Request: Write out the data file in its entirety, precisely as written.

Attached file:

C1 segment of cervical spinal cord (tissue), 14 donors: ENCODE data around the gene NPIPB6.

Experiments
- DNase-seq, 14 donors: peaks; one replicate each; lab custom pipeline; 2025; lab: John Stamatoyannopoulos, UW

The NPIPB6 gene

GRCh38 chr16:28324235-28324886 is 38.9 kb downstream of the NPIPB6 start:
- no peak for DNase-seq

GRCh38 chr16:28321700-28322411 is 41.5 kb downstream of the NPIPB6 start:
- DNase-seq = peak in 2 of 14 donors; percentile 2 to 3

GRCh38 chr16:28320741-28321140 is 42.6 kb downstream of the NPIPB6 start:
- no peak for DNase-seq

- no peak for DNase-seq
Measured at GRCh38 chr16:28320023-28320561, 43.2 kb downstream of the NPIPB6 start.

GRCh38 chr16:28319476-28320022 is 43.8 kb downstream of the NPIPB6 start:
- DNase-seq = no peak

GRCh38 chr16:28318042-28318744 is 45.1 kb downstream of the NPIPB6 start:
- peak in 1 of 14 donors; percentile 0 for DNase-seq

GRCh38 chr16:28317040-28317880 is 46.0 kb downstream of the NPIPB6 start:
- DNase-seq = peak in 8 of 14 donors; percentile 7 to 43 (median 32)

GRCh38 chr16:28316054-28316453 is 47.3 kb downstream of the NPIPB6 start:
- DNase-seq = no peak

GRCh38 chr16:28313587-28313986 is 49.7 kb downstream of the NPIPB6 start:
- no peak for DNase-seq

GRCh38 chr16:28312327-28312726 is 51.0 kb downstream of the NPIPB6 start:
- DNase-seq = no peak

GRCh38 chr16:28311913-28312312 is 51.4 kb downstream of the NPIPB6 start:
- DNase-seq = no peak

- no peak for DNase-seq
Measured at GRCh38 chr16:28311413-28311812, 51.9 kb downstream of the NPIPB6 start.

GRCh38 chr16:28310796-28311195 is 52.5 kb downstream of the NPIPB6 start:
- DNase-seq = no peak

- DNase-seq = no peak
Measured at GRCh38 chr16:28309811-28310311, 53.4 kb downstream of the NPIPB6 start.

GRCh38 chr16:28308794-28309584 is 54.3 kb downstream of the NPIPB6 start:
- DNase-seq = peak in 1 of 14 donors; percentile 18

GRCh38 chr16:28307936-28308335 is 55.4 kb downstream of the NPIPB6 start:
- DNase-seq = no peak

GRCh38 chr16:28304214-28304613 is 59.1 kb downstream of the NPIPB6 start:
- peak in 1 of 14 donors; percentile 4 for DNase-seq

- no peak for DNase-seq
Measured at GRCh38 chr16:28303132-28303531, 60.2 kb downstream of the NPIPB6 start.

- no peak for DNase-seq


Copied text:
C1 segment of cervical spinal cord (tissue), 14 donors: ENCODE data around the gene NPIPB6.

Experiments
- DNase-seq, 14 donors: peaks; one replicate each; lab custom pipeline; 2025; lab: John Stamatoyannopoulos, UW

The NPIPB6 gene

GRCh38 chr16:28324235-28324886 is 38.9 kb downstream of the NPIPB6 start:
- no peak for DNase-seq

GRCh38 chr16:28321700-28322411 is 41.5 kb downstream of the NPIPB6 start:
- DNase-seq = peak in 2 of 14 donors; percentile 2 to 3

GRCh38 chr16:28320741-28321140 is 42.6 kb downstream of the NPIPB6 start:
- no peak for DNase-seq

- no peak for DNase-seq
Measured at GRCh38 chr16:28320023-28320561, 43.2 kb downstream of the NPIPB6 start.

GRCh38 chr16:28319476-28320022 is 43.8 kb downstream of the NPIPB6 start:
- DNase-seq = no peak

GRCh38 chr16:28318042-28318744 is 45.1 kb downstream of the NPIPB6 start:
- peak in 1 of 14 donors; percentile 0 for DNase-seq

GRCh38 chr16:28317040-28317880 is 46.0 kb downstream of the NPIPB6 start:
- DNase-seq = peak in 8 of 14 donors; percentile 7 to 43 (median 32)

GRCh38 chr16:28316054-28316453 is 47.3 kb downstream of the NPIPB6 start:
- DNase-seq = no peak

GRCh38 chr16:28313587-28313986 is 49.7 kb downstream of the NPIPB6 start:
- no peak for DNase-seq

GRCh38 chr16:28312327-28312726 is 51.0 kb downstream of the NPIPB6 start:
- DNase-seq = no peak

GRCh38 chr16:28311913-28312312 is 51.4 kb downstream of the NPIPB6 start:
- DNase-seq = no peak

- no peak for DNase-seq
Measured at GRCh38 chr16:28311413-28311812, 51.9 kb downstream of the NPIPB6 start.

GRCh38 chr16:28310796-28311195 is 52.5 kb downstream of the NPIPB6 start:
- DNase-seq = no peak

- DNase-seq = no peak
Measured at GRCh38 chr16:28309811-28310311, 53.4 kb downstream of the NPIPB6 start.

GRCh38 chr16:28308794-28309584 is 54.3 kb downstream of the NPIPB6 start:
- DNase-seq = peak in 1 of 14 donors; percentile 18

GRCh38 chr16:28307936-28308335 is 55.4 kb downstream of the NPIPB6 start:
- DNase-seq = no peak

GRCh38 chr16:28304214-28304613 is 59.1 kb downstream of the NPIPB6 start:
- peak in 1 of 14 donors; percentile 4 for DNase-seq

- no peak for DNase-seq
Measured at GRCh38 chr16:28303132-28303531, 60.2 kb downstream of the NPIPB6 start.

- no peak for DNase-seq